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Interview with Artist Elin Dieme

"I took three lines from my archives and re-wrote them on postage notes, and stuck them on the wall. I then sat back and started to piece a theme together."

By Cendrine MarrouatPublished 10 months ago 8 min read
Top Story - July 2023
Elin Dieme - Photo courtesy of guest

Today, I have another excellent interview for you. My guest is Elin Dieme

Elin Dieme is a writer, screenwriter, actor, traveler, sailor, and acupressurist living on a remote island on the Pacific Northwest coast. She explores creativity through storytelling based on her travels and personal life lessons.

Cendrine Marrouat: Hello Elin! What triggered your desire to become an artist? Any particular story? And what came first: storytelling, screenwriting, or acting?

Elin Dieme: I have always been an artist - thanks to my mother. When I was growing up, half of our dinner table was always reserved for art supplies. My mother is a full-time artist, and I don't ever remember a day in my life when I didn't understand the importance of creativity. She prioritized art in our family, and I am so grateful.

I believe that everyone is an artist if they are given the opportunity to be. Storytelling came first for me. At 6 years old, I decided that I wanted to write novels when I grew up. I got more fascinated with screening and acting in 2021 and have painted and made art my entire life.

CM: How does creativity speak to you? And how do you approach the writing process, especially as a screenwriter and actor?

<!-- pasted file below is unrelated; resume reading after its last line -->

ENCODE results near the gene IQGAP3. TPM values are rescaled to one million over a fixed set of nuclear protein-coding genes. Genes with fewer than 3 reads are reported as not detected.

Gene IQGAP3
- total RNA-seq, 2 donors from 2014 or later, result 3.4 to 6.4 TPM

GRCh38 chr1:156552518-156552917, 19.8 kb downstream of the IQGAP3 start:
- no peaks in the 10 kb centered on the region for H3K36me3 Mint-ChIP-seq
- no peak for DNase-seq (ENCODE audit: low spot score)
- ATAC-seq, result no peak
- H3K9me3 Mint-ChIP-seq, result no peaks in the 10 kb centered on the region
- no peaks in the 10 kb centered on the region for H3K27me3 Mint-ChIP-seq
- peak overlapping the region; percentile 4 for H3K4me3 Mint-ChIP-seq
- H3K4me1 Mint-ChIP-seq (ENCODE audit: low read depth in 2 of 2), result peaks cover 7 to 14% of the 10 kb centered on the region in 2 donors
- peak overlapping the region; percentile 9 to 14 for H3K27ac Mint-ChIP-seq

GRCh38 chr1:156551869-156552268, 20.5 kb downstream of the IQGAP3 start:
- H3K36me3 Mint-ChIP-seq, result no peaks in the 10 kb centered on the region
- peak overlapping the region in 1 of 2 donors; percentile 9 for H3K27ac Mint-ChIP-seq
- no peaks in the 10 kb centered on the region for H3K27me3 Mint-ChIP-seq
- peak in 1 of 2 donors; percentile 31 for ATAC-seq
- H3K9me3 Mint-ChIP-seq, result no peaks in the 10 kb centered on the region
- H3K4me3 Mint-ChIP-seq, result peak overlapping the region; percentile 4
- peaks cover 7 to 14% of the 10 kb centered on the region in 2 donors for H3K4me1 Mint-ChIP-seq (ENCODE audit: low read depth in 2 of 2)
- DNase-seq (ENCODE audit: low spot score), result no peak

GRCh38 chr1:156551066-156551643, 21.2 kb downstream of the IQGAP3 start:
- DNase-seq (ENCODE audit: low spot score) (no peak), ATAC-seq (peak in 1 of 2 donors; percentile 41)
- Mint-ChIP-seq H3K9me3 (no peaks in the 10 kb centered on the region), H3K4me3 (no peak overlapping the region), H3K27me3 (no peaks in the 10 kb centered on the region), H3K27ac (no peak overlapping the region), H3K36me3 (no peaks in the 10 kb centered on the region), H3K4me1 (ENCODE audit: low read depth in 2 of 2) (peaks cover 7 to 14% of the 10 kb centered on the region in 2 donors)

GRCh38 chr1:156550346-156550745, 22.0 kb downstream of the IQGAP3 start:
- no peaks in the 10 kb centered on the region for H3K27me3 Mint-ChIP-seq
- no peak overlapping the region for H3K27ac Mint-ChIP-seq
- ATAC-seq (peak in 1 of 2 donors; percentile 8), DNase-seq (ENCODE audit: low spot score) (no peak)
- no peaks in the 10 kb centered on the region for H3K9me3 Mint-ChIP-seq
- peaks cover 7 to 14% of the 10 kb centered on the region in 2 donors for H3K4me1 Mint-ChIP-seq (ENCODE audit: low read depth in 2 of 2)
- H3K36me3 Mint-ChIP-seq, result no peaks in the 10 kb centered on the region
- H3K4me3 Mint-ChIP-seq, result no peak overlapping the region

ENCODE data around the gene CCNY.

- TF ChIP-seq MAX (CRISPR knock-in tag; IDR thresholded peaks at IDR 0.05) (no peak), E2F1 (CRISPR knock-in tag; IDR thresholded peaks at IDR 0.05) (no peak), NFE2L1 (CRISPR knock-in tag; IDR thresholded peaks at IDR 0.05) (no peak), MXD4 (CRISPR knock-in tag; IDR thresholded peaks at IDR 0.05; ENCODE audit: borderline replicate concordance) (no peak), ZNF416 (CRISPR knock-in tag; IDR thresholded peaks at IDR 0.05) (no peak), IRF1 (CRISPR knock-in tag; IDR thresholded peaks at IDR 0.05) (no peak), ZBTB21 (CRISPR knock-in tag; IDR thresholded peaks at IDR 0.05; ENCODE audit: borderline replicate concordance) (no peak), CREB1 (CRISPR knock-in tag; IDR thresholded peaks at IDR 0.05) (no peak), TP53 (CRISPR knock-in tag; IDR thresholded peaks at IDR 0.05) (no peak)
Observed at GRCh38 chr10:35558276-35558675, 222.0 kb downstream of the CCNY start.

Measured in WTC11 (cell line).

ED: I tend to get creative "epiphanies" or "downloads" when I am out in nature the most, and once I start to speak back to the creativity, more of it comes my way. I see creativity as a river and myself as the riverbank; we are always close together. It just depends on whether I am open enough to get out of my mind to notice it.

As a screenwriter, I went through the creative process differently. When I was writing Odota Minua, I knew that the character I would play was based on part of my own life, so I didn't pretend to know how the story would end because I didn't know how my own story would end. I put full faith in knowing that it will work out.

CM: How does living on a remote island influence your storytelling practice?

ED: I grew up on a small island 10 hours off the Pacific Northwest coast called Haida Gwaii. There are about 900 people in my village, and I was born and raised right next to the wilderness. I grew up surrounded by a rich culture of the First Nations Haida peoples and the settlers from all over the world who ended up here.

The island has artists, storytellers, carvers, singers, and creators. The Haida culture is vibrant and rich in its storytelling, art, and cultural practices, and I was really blessed to witness this as a young girl. The remoteness influenced my creativity because I felt safe on the island and in my community, and the importance of art / storytelling / culture was mirrored to me from all around.

CM: You wrote (and are the sole actor in) Odota Minua, an award-winning short film about a young Nordic woman and her relationship with the sea after a traumatic experience. What is the story behind the title?

ED: Odota Minua means 'wait for me' in Finnish. The title came to me halfway through the filming process, and it fits well with the theme of our film.

The main character, Esteri, lost her partner to sea in a tragic accident. The idea of her partner leaving her behind and unable to take her with him speaks loudly about how grief can genuinely feel in losing a partner, either through death or heartbreak. I find there is a very tight correlation between the two, especially if the heartbreak stems from betrayal and abandonment.

My mother said that when I was going through my heartbreak, I acted as if my ex had been killed in an accident. It felt like he was ripped out of my life because he wasn't in my life anymore.

I resonated with the words "wait for me" because that was what I wanted in my darkest moments of grief but never received. In the end, I ended up being the one that waited for me to heal, and I am so glad I did.